Etiquette lesson: Israel
By Peter Petzal for CNN.com
Negotiating parameters might be wildly different in Israel to those business travelers are used to.
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(CNN) -- Negotiating in Israel or with Israelis can be an intense and frustrating process for visitors to the country.
The historical Jerusalem market, famous for its haggling and bargain hunters, has survived the centuries and many visitors still think it to be the birthplace for Israel (and Arab) negotiating skills.
Negotiating parameters might be wildly different to those of the visiting business traveler, agendas might not always be clear, and patience -- or lack of it -- might well follow.
Despite this, Israelis have been outstandingly successful and highly creative and today feature as some of the most successful business people in industries as diverse as weaponry, agriculture, wine making and technology.
Getting to the heart of Israel is key; understanding the personal dimensions of business is the first step forward.
Israelis born in the country are known as "Sabras" derived from the name of a fruit-bearing cactus found in the desert; thorns and spikes are found on the outside but once open, full of soft sweet fruit. The analogy feels right.
Israel has had to trade -- and sometimes to fight -- for its survival, meaning that cultural adaptability has been a significant prevailing factor.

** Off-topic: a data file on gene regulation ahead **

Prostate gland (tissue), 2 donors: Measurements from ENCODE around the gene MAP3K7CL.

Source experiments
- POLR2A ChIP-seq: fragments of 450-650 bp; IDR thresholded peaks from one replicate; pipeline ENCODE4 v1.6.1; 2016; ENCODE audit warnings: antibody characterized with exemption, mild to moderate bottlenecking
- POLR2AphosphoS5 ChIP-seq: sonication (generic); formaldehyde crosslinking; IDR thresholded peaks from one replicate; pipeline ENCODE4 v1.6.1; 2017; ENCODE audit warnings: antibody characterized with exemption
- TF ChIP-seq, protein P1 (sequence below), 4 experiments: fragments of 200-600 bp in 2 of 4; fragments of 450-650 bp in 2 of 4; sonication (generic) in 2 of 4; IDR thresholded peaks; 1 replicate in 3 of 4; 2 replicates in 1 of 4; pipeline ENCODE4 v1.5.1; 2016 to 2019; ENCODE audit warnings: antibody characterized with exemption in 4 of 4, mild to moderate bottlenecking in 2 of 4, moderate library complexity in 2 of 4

Surrounded by Arab neighbors on three sides and the Mediterranean to the West, it is a country made up almost entirely of immigrants, and the strong cultural mix is often difficult for non-Israelis to comprehend.
While researching the destination before you arrive is a good idea, nothing can substitute spending a day or two in Israel before you start work to observe the culture in action.
Here are just a few of the cultural dilemmas that business people might face when visiting Israel:
To the point
The above are just a few of the dilemmas that people coming to work or do business with the Israelis have to reconcile; there are many others. For more information about these click here.
Peter Petzal works for London-based international training, workshops and consultancy 2C International
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